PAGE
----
I used to be a big fan of Formula 1. Sunday afternoons in rainy UK in front of BBC2 watching either the Grand Prix or the 40 overs a side John Player League cricket – weather permitting, bliss. Jasper Carrott once expressed surprise at how anyone could be interested in watching blurred adverts flash past at 200+mph but I was enthralled by the noise, speed, competition and yes, I admit, the crashes.
Murray Walker was the star commentator and has not been bettered since in my view. Murray was forever putting the mockers on drivers by saying how well a certain driver was racing only to see their car break down or crash out of the race almost immediately after. Murray’s famous catchphrase was “...Unless I'm very much mistaken..." which was inevitably followed by "...And I am very much mistaken...".
My interest ended abruptly in 1994 when Michael Cheatmacher deliberately crashed into championship leadership rival Damon Hill’s car to knock him out of the Australian Grand Prix. Mr. Cheatmacher therefore won the championship with Hill in second place and unable to claim any points. Never to be forgiven.
There must be one enormous logistics organisation behind each and every F1 team. Just think about the amount of stuff that has to be dismantled and transported to a location on a different continent before being re-assembled and ready for racing. You really don’t want to tell Lewis Hamilton that he cannot race this weekend as you left the tyres in Japan or tell Fernando Alonso that his favourite steering wheel didn’t arrive. Not that Alonso could look more miserable anyway.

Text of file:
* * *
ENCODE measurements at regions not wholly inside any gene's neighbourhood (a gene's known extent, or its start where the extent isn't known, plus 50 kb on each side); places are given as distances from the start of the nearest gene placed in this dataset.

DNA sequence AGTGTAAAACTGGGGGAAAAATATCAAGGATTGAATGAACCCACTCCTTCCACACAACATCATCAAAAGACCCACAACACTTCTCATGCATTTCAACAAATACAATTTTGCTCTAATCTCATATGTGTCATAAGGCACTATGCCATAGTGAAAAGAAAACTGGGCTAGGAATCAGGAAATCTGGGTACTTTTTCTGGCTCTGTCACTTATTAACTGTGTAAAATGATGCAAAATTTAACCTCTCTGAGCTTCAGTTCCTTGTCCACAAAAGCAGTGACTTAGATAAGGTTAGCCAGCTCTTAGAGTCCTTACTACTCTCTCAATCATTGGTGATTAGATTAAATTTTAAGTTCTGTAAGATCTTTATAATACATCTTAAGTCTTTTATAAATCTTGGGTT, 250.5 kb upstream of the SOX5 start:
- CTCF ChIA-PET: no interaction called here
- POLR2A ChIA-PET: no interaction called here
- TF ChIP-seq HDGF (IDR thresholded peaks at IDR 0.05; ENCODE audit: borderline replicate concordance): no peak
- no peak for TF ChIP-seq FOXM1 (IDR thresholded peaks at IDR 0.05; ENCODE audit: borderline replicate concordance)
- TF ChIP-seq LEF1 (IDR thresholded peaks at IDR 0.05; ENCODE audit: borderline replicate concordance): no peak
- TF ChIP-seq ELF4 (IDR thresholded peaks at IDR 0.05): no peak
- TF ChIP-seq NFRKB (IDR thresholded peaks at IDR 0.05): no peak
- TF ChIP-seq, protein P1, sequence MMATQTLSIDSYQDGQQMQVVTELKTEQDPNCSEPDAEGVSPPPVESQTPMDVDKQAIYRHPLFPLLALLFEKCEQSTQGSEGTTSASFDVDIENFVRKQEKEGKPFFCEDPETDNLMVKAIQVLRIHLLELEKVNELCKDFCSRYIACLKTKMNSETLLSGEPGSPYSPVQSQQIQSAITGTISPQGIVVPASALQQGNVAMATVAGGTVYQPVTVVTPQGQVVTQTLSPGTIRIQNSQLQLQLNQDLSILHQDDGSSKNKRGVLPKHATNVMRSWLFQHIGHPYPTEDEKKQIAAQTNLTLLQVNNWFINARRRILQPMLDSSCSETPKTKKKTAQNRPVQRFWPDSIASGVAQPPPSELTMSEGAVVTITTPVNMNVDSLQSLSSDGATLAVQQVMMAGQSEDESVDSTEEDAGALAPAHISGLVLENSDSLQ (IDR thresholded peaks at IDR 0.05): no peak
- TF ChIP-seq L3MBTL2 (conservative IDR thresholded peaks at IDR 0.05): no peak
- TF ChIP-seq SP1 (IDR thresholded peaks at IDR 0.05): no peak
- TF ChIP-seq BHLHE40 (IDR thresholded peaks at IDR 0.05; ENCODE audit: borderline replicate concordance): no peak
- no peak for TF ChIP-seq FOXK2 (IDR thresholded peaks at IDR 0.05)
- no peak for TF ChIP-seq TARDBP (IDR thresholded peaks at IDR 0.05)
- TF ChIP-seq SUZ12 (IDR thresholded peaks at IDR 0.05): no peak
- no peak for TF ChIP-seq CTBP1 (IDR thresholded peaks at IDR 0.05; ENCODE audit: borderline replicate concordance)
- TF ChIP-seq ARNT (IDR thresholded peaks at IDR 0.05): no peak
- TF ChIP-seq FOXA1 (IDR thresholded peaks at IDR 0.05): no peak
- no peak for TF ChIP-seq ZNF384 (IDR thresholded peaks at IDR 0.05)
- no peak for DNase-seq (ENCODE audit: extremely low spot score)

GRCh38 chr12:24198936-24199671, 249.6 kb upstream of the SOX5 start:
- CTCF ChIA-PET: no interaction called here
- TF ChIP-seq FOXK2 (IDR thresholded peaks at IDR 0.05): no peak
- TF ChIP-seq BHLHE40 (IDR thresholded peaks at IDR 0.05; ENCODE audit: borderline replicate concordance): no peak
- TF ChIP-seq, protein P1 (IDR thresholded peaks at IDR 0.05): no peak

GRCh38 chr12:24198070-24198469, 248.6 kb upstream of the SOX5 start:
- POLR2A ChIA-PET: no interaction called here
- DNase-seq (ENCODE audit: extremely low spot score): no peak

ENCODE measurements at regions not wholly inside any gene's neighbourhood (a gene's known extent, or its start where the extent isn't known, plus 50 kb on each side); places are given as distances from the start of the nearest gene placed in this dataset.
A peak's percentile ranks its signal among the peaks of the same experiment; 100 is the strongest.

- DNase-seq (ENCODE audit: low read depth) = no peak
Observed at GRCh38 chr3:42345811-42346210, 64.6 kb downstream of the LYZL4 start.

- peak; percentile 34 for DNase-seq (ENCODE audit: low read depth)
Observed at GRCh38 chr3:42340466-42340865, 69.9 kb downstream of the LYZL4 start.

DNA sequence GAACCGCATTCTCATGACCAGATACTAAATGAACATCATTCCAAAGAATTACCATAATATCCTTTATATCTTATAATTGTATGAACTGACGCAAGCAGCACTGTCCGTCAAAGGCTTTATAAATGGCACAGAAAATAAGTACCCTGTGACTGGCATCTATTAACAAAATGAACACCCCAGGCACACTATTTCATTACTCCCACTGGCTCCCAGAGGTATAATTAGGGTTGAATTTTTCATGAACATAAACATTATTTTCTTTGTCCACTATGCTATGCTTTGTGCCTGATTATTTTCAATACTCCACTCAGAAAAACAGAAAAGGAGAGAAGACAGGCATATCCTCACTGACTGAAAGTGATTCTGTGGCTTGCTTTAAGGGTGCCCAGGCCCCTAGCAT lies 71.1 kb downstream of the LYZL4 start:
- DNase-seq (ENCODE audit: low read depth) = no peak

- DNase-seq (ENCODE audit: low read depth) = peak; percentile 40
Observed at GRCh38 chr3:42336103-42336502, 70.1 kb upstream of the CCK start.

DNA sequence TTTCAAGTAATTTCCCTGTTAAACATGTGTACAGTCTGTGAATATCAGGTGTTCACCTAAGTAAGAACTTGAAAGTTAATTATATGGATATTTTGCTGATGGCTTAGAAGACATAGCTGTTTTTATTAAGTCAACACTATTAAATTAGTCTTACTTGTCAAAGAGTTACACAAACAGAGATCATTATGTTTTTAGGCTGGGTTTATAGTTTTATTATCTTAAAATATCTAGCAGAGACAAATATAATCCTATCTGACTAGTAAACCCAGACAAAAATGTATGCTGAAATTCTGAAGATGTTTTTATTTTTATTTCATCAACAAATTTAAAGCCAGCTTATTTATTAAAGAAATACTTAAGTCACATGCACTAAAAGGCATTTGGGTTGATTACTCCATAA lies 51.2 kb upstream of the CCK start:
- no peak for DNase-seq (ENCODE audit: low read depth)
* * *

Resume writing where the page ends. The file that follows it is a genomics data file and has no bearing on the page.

Amongst this huge Supply Chain effort there are many smaller chains working in parallel and in sequence. For me the most impressive piece of Supply Chain team working is the pit-stop. The current record for four tyre changes, refueling and a complimentary spray of screen insect remover is a staggering 2.31 seconds set by the team supporting Jensen Button in Germany in 2012. For someone who needs about 30 minutes to change a wheel that is a ridiculous speed.
They key is that everyone knows their job and what is expected of them. Each player knows how their actions impact on others in the pit-stop process and they are primed and ready to act when it is their turn to perform. You so not see mechanics looking around for the compressed air wheel nut remover or the fuel man putting the wrong type of fuel in the tank or the windscreen man asking Vettel to wait a moment while he gets a clean cloth. Of course, not all teams can manage 2.31 seconds but anything below 10 seconds is impressive.
That pit-stop is a mini S&OP process. Preparation beforehand is to minute detail and each team member comes to the “meeting” armed with exactly what is required to make the interaction a success. This is a “one shot deal” which directly impacts on race/business success. If any one team member fails to do their job then 2.31 seconds can soon turn in to 20 seconds and millions of Euros in grand prix money/turnover can be lost.
Have you checked out how smoothly your current S&OP process is driven? You will find some F1 S&OP tips here……….. unless I am very much mistaken.
Image courtesy of Jon Whiles at freedigitalphotos.net